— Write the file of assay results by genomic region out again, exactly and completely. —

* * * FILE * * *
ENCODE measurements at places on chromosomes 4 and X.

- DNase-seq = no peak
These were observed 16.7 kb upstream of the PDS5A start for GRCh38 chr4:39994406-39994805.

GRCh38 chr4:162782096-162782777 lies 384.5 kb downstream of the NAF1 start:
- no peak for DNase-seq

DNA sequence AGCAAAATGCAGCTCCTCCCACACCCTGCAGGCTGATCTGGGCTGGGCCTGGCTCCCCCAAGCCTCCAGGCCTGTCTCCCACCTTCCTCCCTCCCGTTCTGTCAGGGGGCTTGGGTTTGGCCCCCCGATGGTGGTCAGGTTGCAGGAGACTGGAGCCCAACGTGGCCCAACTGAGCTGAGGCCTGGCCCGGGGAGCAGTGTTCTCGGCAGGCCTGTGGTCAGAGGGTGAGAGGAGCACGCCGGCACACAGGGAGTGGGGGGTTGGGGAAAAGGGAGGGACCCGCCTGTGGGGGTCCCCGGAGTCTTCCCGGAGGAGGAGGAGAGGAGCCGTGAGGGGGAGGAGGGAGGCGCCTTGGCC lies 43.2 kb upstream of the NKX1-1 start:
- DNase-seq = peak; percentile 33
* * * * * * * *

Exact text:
ENCODE measurements at places on chromosomes 4 and X.

- DNase-seq = no peak
These were observed 16.7 kb upstream of the PDS5A start for GRCh38 chr4:39994406-39994805.

GRCh38 chr4:162782096-162782777 lies 384.5 kb downstream of the NAF1 start:
- no peak for DNase-seq

DNA sequence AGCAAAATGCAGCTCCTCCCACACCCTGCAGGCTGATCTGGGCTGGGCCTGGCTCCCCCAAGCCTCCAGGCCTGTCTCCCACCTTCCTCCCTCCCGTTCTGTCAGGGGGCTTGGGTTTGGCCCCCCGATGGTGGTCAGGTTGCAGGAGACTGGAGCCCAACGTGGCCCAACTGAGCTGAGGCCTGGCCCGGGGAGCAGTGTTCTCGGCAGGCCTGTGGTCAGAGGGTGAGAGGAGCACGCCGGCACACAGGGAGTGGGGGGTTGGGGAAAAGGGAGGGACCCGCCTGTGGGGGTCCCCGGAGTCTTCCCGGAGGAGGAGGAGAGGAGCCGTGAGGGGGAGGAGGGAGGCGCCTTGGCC lies 43.2 kb upstream of the NKX1-1 start:
- DNase-seq = peak; percentile 33